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Lemborexant Improves Sleep Metrics in Older Adults With Insomnia


January 01, 2020

By Will Boggs MD

NEW YORK (Reuters Health) - Lemborexant improves sleep onset and sleep maintenance in older adults with insomnia disorder, according to findings from the SUNRISE1 trial.

"Based on the results of this study and the long-term efficacy and safety study, lemborexant appears to be a therapeutic option to consider," Dr. Margaret Moline from Eisai Inc., in Woodcliff Lake, New Jersey, told Reuters Health by email. "Since it is a dual orexin receptor antagonist, it works differently than many other prescription medications; therefore, it may be an option for patients who require an alternative to their current treatment."

An estimated 30% to 48% of elderly adults have insomnia symptoms, and the prevalence of insomnia disorder (difficulty initiating and/or maintaining sleep three nights or more per week for three months or longer) is as high as 20%, Dr. Moline and her colleagues note in JAMA Network Open.

Most of the pharmacologic agents indicated for the treatment of insomnia disorder are associated with significant risks for use in older adults.

In an earlier phase-2 study, lemborexant improved objective and subjective sleep measures with minimal next-morning residual sleepiness in adult and elderly participants with insomnia disorder.

In the current phase-3 trial, Dr. Moline and colleagues evaluated the efficacy and tolerability of lemborexant versus placebo or the active comparator zolpidem tartrate extended-release in 869 women 55 years and older and 137 men 65 years and older who met criteria for insomnia disorder.

The mean time to persistent sleep, as measured by polysomnography (PSG), decreased to a significantly greater extent with both the 5-mg and 10-mg doses of lemborexant than with either placebo or zolpidem.

Sleep efficiency also improved significantly more with both doses of lemborexant than with either placebo or zolpidem.

The amount of time spent awake after sleep onset (WASO) was significantly shorter with both doses of lemborexant than with either placebo or zolpidem.

These significant differences emerged within the first two nights of therapy and persisted through nights 29 and 30 of the study.

At the end of the first month, both doses of lemborexant were associated with significantly improved Insomnia Severity Index total scores and daily-functioning scores, compared with placebo. But score improvements did not differ significantly between the lemborexant groups and the zolpidem group.

The overall incidence of treatment-emergent adverse events was similar across treatment groups, and there was no evidence of withdrawal after discontinuation of lemborexant.

"Notably, in SUNRISE 1, the reduction in time spent awake - approximately 45 minutes overall with lemborexant - was mostly in the second half of the night, a common time when people with sleep maintenance complaints experience difficulty staying asleep," Dr. Moline said.

"Furthermore, lemborexant provided an improvement in sleep efficiency that translated into more than 60 minutes more sleep per night for patients than prior to treatment, which is a meaningful improvement for people with insomnia," she said.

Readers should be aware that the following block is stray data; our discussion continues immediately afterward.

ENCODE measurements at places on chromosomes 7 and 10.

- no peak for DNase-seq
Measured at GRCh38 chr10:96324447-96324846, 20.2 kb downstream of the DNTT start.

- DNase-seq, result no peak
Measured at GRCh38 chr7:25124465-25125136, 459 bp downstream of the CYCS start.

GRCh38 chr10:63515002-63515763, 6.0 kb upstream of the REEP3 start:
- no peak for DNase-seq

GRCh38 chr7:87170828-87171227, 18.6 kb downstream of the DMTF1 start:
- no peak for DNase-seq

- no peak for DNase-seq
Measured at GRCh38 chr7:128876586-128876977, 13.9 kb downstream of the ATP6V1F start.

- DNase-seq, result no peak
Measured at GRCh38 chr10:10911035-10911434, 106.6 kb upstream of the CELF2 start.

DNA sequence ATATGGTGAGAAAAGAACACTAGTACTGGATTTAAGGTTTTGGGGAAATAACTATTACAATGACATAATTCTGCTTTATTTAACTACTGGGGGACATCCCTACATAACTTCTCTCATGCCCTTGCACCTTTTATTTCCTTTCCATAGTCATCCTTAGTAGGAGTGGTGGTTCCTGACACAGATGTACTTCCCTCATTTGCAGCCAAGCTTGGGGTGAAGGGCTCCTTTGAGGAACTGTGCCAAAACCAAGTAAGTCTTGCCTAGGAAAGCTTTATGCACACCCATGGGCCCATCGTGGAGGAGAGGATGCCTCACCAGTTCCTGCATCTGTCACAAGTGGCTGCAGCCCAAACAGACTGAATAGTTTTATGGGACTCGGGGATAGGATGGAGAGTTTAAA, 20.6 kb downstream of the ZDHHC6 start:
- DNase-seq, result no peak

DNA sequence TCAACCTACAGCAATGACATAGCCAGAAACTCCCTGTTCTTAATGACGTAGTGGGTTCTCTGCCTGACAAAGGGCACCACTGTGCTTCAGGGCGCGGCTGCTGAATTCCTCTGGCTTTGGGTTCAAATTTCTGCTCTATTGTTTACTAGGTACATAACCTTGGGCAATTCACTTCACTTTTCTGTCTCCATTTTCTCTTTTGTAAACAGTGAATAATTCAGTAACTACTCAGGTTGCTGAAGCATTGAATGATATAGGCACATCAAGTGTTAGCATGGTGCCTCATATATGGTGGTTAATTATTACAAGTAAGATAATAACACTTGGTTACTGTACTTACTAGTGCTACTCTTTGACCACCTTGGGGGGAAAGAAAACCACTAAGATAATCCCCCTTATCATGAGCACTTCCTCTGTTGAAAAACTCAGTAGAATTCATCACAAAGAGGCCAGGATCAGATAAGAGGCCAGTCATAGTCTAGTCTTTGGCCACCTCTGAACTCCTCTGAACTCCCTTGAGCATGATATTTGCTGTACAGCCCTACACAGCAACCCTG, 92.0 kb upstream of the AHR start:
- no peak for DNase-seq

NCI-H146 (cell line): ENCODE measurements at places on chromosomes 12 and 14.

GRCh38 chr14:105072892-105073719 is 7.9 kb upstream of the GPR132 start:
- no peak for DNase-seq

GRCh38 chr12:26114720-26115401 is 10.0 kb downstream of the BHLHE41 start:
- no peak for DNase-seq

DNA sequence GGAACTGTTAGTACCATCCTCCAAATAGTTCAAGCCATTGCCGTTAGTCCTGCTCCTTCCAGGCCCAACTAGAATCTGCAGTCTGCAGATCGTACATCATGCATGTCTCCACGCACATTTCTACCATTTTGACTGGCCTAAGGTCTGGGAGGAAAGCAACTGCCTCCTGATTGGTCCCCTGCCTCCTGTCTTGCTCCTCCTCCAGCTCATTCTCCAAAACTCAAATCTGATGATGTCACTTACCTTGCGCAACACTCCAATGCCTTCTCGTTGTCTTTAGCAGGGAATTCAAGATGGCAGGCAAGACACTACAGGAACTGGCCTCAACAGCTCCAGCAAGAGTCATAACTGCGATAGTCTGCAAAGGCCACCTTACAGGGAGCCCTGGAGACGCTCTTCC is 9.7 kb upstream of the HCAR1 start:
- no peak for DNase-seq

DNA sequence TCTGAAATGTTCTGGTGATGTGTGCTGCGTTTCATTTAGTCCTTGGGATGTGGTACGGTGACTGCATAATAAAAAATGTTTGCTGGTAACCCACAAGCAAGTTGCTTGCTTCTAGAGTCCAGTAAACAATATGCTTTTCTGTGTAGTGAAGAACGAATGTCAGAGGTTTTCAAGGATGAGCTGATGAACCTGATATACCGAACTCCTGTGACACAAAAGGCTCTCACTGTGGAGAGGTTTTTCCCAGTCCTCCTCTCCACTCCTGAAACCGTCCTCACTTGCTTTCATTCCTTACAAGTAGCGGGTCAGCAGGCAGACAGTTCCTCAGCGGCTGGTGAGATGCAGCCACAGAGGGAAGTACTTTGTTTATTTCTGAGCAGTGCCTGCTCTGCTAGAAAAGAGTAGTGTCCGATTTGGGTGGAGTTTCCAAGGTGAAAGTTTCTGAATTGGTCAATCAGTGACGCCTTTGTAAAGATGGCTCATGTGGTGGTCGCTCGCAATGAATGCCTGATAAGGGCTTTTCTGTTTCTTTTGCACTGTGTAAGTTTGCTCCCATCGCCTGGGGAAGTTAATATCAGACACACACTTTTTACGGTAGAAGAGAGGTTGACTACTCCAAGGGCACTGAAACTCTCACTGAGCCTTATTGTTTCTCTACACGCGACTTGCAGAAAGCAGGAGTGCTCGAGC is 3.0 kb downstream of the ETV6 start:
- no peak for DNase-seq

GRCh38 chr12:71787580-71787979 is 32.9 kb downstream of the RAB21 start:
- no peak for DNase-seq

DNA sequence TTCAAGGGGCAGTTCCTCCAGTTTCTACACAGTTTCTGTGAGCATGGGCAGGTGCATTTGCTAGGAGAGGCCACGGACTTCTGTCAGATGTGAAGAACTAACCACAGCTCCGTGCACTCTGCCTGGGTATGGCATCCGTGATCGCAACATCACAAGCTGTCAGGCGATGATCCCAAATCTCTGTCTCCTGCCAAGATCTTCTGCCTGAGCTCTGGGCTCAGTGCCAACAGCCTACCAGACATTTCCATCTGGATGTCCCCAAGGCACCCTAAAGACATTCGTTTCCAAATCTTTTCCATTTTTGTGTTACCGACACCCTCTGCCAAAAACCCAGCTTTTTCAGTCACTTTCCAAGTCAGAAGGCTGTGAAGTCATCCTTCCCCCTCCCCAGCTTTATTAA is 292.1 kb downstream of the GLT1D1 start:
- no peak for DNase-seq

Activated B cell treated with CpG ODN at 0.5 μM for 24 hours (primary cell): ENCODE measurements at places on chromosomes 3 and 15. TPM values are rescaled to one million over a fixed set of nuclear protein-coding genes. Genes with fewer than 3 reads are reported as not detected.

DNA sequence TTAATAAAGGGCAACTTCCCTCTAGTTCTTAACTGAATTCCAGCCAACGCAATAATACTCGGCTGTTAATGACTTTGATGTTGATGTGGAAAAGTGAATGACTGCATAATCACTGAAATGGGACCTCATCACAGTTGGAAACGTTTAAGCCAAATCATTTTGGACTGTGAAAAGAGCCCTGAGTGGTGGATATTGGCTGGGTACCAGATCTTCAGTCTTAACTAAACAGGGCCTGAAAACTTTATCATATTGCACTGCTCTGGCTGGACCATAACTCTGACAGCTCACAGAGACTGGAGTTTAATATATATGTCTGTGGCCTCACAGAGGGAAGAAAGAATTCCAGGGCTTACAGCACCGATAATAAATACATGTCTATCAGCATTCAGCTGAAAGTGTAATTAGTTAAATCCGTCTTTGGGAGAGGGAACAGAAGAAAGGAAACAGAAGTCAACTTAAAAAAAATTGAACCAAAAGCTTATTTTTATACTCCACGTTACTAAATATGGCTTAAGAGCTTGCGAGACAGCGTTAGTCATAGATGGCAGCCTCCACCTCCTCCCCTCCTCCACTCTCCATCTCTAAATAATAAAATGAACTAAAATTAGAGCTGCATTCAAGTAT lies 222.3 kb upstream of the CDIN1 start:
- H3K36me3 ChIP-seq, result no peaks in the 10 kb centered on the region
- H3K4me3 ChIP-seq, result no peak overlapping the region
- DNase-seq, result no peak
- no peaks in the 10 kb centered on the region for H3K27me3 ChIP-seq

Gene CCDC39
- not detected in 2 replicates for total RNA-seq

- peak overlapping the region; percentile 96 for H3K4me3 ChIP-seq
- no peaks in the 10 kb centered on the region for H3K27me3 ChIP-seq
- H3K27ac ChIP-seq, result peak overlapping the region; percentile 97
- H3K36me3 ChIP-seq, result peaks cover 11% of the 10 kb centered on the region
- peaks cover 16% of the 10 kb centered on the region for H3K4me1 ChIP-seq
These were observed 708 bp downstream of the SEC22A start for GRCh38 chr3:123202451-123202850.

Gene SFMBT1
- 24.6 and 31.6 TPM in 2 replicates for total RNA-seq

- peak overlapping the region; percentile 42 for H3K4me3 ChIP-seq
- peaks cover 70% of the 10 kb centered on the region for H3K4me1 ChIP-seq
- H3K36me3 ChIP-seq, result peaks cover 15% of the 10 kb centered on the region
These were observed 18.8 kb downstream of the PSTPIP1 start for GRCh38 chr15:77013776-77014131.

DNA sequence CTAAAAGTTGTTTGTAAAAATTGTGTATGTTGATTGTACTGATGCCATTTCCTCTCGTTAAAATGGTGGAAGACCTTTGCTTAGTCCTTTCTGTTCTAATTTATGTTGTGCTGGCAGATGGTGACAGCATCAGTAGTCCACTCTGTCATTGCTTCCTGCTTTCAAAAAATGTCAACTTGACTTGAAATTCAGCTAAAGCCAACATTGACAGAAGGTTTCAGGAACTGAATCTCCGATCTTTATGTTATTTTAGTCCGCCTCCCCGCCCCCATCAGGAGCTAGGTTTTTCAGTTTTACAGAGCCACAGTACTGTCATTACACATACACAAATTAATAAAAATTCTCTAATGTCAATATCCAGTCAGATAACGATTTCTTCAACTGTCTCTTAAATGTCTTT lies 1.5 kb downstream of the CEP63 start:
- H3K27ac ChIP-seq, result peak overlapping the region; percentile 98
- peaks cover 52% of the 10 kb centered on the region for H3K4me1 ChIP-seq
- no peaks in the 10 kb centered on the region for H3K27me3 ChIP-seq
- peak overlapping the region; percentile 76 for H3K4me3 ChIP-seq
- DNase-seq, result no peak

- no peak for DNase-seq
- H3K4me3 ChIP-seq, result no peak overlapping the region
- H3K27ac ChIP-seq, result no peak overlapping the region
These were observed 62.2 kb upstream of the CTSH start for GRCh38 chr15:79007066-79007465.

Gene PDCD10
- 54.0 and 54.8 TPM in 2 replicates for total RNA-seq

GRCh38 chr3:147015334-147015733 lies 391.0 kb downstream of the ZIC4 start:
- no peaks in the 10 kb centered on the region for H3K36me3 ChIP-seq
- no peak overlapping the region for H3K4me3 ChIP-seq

Dr. Michael A. Grandner of the University of Arizona, in Tucson, who wrote a linked editorial, told Reuters Health by email, "Cognitive Behavioral Therapy for Insomnia is still the recommended first-line treatment for insomnia, and for older adults, it should probably be offered if available. But it is not always available or feasible, and in some older adults, it may not be effective. In these cases, a dual orexin receptor antagonist may be an option to consider for older adults who meet criteria for an insomnia disorder."

"Insomnia disorder is a condition worth treating in older adults," he said. "Even when recommended treatment is not available, medications may be a viable option. Among older adults, for whom the side effects of more sedative medications are particularly problematic, many physicians are turning to off-label, often ineffective, solutions. Before going this route, physicians may wish to consider (Food and Drug Adminitration)-indicated medications that do demonstrate efficacy and do not carry the same risks."

Dr. Grandner added, "If an older adult meets the diagnostic criteria for insomnia disorder, it is likely not a consequence of normal aging. It is likely a treatable problem that can be made to be manageable. And since insomnia disorder is likely a result of a conditioned arousal, the original precipitant (such as pain or medical problems or stress) becomes less active of a contributor to the insomnia condition. For this reason, if a patient meets criteria for insomnia, it should be treated as a comorbid condition and not just a symptom."

Dr. Kotaro Hatta of Juntendo University Nerima Hospital, in Tokyo, who recently demonstrated that suvorexant, another orexin-receptor antagonist, is effective for delirium prevention in older patients admitted for acute care, told Reuters Health by email, "The superiority of lemborexant not only to placebo but also to zolpidem tartrate extended-release with respect to both latency to persistent sleep and sleep maintenance is most interesting."

"I would expect lemborexant to fit in the management of insomnia in older patients at risk for delirium like the preceding dual orexin antagonist suvorexant," he said.

The U.S. Food and Drug Administration approved lemborexant for the treatment of insomnia characterized by difficulties with sleep onset and/or sleep maintenance in adults on December 23, 2019.

Eisai Inc. funded the study, employed most of the authors and had various relationships with the rest.

SOURCE: https://bit.ly/2ZCyiO4 JAMA Network Open, online December 27, 2019.

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